By Neemias Santos da Rosa, Postdoctoral Researcher
How does acoustics fit into the process of rock art production? Before answering this question, we need to clarify a fundamental matter: what is rock art made of? In her studies on rock art as a product of ideological and economic processes, archaeologist Danae Fiore considers that prehistoric visual representations comprise three essential parts: plastic composition, content and work process.
By Adriano Farina, Acoustic Technician
The field of acoustics was first formalized at the end of the nineteenth century by American physicist Wallace Clement Sabine (Harvard University) and his research on what characterises the sound of a room. As a result of his work, he introduced the concept of Reverberation Time (T60 or RT60) which is the time it takes for sound energy to decay a million times (-60 dB) from the interruption of sound itself in a confined environment. In practice, it quantifies the duration of the “sound tail” as we perceive it “by ear” (for example, when we clap our hands in a room).
By Tommaso Mattioli, Senior Researcher
I always take notes on everything during rock art surveys and today, as I was reading my own observations, questions and thoughts recorded during the last fieldwork season in Catalonia, I felt a little uneasy. On the one hand, I was enjoying them as they reignited my adventurous spirit and reminded me of what it is I love about being outdoors exploring, but on the other, they were hard to read because I perceived them as a sort of official notification that something had changed radically.
By José Valenzuela, Doctoral Researcher
How can we understand the psychological response to sound in a prehistoric rock art landscape? The Artsoundscapes project seeks to analyse soundscapes to understand the role of sound and emotion in the engagement with the sacred in the rock art landscapes of premodern Holocene societies. This basically means trying to grasp how human minds worked several thousand years ago. The limitation is obvious: prehistoric people cannot come to a laboratory and participate in our experiments. This is a huge methodological challenge, but one that a multidisciplinary team is willing to face.
By Mathieu Picas, Research Assistant
On the 22 and 23 of November 2019, a special two-day seminar on Music Archaeology in Latin America was held at the Senate House of the University of London. This event was the first meeting ever between the Latin American Music and the Latin American Archaeology seminars of the same university. My participation in the seminar was an enriching experience which allowed me to exchange exciting ideas with other researchers who have been working in these fields for years.
By Ana María Alarcón Jiménez, Postdoctoral Researcher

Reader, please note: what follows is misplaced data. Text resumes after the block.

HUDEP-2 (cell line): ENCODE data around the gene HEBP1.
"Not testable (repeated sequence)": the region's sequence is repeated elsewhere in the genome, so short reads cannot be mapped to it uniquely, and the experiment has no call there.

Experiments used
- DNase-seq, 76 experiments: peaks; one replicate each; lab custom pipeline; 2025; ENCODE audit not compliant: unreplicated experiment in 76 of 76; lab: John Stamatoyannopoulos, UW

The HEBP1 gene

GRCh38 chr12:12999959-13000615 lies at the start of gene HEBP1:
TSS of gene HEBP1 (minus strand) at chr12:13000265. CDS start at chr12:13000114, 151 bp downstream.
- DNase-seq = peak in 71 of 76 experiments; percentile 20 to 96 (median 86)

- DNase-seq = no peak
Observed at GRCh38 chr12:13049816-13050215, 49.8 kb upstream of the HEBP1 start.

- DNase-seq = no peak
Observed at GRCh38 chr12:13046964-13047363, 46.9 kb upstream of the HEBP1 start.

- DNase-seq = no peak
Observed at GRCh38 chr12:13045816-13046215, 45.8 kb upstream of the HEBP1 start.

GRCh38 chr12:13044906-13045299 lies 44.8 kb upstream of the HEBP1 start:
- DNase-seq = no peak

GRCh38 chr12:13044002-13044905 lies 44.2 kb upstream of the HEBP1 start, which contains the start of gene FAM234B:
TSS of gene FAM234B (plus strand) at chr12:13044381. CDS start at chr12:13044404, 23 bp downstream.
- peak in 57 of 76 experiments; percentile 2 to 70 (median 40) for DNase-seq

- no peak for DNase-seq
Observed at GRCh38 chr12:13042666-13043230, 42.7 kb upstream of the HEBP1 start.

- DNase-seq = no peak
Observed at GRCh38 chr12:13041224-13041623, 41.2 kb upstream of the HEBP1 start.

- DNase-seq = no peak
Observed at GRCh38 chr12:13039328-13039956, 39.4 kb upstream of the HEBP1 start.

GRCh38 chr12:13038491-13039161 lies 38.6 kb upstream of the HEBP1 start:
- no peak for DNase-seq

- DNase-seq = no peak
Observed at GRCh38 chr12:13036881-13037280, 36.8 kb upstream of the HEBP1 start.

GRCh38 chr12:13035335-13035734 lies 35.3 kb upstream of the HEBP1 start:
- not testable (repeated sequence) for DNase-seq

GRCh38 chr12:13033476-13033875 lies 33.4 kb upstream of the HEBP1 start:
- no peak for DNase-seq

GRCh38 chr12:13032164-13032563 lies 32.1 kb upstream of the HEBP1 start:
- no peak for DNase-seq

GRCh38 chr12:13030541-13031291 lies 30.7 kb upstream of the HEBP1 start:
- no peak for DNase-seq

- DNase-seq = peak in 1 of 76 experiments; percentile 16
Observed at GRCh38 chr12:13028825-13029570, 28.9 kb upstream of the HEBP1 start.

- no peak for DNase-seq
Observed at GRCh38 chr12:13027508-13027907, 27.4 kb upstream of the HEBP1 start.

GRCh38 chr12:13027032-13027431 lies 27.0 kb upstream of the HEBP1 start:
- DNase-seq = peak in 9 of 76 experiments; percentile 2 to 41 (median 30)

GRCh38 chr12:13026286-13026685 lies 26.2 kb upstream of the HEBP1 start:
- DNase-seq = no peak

Being an immigrant scholar who was born in Colombia, who studied both in the United States and Portugal, and who presently works in Spain, I often use Skype and WhatsApp to talk to my family and friends. Yet, regarding conferences, I am an advocate of non-virtual interpersonal contact. My past and very recent experience has shown me the great value of talking to people face to face. Therefore, I want to focus this blog post on a past conference, as a way to extend its timing and, perhaps, as a virtual attempt to dilute the Carbon Dioxide Emissions of my transatlantic travels by bringing its pastness into a wider present.
By Doerte Weig, Senior Postdoctoral Researcher
What might a San person or group have heard moving around the Daureb inselberg in Namibia around 4000 BP? Which kinds of sounds might they have made, gathering and hunting during the day, or singing and dancing during a night-time ritual? This is the question senior researcher Doerte Weig is exploring for the Artsoundscapes project.
By Laura Coltofean-Arizancu, Postdoctoral Researcher
As our days in Siberia were full and we generally worked every day from morning to evening, we did not have much time for leisure. Our free time was usually in the evenings, after dinner, when we took the opportunity to talk with our families and friends (if the internet connection was good enough to allow this), while sometimes enjoying a Russian ice cream. Thinking back, I realize that going to supermarkets was also a way of relaxing and having fun for us in the Altai, although I’m quite sure we didn’t acknowledge this while we were there.
By Laura Coltofean-Arizancu, Postdoctoral Researcher
Overwhelming, breathtaking landscapes. A very long way from home. Those are the words that come to mind whenever I think about the Artsoundscapes Project expedition to Siberia. We’re now back in Barcelona and I’m writing this blog post three weeks after our return. I was supposed to write it earlier, but it was such a powerful experience that I felt I needed create some space in between to allow me to assimilate it all and to be able to put it into words. “Why Siberia?” is a question we were often asked before we left. The answer was simple…
By Margarita Díaz-Andreu, Principal Investigator
The ERC Artsoundscapes project started ten months ago, what it seems now like a long time. These past few months have been full of activities including building the team, setting up the project’s communication system – devising a logo, creating a Facebook page and a webpage –, participating in outreach activities, training, strategy development and planning the first fieldwork seasons. The first task for me, as the project principal investigator, was, of course, to form the team. This was not as easy as I was expecting.